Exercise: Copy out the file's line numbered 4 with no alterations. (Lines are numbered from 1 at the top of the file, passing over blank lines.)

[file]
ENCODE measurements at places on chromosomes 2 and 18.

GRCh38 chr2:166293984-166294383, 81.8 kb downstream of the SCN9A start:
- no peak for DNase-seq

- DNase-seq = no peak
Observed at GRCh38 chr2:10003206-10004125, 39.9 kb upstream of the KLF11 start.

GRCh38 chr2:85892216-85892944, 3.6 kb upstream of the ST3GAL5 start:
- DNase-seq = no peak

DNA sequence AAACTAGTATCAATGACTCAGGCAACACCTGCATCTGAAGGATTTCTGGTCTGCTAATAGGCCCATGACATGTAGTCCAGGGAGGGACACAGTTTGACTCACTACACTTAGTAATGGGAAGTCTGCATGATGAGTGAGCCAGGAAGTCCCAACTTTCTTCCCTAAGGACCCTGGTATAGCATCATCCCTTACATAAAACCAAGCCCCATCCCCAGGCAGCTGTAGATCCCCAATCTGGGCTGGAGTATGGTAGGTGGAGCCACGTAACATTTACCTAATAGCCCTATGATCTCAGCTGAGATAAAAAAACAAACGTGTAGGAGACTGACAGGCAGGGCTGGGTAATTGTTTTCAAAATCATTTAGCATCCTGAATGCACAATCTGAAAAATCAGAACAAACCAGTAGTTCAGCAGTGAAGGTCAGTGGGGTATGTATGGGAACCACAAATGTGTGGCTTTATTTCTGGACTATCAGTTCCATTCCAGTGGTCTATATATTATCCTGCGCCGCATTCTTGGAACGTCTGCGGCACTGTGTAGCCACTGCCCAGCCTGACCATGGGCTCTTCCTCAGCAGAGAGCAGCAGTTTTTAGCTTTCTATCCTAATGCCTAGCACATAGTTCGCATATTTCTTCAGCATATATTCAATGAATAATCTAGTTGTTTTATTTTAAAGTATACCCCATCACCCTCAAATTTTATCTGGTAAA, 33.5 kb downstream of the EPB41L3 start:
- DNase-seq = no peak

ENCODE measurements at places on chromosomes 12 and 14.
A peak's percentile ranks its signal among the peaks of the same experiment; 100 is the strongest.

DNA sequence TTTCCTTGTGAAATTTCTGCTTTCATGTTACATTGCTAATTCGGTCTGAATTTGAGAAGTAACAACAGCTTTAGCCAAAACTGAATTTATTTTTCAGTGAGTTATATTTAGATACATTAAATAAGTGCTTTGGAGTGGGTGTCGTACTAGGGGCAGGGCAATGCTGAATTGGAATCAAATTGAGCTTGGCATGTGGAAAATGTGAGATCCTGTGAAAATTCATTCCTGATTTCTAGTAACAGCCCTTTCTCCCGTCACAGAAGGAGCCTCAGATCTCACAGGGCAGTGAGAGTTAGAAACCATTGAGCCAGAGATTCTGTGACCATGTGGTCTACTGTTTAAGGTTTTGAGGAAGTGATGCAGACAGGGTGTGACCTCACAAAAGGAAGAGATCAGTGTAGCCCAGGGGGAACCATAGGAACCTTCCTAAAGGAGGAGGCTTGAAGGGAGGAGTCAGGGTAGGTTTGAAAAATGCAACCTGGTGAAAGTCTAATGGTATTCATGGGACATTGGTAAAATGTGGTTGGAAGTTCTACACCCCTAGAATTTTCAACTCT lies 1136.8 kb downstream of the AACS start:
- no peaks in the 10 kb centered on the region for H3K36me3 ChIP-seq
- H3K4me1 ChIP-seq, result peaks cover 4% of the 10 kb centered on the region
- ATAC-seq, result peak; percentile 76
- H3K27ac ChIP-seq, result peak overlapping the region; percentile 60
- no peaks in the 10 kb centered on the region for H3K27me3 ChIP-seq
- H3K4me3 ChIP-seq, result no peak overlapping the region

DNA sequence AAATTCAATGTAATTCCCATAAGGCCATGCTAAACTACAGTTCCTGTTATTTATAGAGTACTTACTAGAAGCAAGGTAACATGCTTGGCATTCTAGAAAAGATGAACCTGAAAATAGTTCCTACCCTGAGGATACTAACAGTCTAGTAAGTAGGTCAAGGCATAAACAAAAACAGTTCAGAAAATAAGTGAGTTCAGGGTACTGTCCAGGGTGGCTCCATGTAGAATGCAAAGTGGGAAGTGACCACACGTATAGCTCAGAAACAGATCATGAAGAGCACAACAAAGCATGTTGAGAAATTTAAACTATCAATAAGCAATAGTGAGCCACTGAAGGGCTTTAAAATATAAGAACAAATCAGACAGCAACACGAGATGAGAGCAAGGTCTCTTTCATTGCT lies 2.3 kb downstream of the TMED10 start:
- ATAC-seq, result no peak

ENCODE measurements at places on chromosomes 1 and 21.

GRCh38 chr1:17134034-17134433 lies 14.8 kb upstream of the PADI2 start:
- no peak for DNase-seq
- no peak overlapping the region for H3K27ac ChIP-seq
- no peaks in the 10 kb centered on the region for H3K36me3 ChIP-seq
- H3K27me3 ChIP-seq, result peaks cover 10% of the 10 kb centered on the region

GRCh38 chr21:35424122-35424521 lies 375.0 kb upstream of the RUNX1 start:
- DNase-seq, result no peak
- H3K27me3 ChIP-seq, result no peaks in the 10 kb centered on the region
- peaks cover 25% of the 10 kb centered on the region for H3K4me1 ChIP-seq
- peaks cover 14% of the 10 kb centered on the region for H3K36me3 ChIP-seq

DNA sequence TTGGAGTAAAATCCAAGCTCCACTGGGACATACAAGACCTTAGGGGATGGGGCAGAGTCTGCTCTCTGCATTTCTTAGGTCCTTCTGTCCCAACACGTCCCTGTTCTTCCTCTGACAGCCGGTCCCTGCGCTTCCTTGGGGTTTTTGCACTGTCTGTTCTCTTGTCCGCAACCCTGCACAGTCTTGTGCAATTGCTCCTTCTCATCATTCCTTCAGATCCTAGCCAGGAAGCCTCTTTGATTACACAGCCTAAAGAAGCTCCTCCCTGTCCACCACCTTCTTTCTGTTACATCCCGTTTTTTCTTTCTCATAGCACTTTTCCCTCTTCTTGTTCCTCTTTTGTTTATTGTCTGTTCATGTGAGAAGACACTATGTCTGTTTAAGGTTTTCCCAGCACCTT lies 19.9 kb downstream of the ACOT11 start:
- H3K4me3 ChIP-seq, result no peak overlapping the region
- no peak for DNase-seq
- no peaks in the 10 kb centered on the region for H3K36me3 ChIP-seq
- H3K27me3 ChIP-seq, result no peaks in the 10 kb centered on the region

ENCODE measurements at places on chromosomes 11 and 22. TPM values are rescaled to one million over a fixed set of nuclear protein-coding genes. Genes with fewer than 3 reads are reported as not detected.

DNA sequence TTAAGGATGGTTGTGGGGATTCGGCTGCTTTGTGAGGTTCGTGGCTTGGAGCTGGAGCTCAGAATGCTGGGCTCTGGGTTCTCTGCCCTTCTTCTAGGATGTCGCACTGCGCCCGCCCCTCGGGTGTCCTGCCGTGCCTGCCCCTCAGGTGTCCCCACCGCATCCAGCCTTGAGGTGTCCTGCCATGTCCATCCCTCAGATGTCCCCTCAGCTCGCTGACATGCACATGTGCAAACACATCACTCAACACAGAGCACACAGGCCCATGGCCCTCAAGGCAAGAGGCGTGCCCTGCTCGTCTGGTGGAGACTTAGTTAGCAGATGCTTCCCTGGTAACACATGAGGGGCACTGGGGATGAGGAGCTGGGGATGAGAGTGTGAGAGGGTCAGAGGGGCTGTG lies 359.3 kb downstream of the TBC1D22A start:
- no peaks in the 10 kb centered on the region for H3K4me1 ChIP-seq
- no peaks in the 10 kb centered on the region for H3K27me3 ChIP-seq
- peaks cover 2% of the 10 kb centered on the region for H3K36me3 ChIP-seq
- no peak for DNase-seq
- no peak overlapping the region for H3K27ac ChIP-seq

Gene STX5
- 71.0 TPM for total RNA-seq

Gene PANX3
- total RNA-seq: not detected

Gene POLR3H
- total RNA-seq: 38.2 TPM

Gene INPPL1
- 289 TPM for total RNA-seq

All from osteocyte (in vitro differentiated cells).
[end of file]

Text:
- DNase-seq = no peak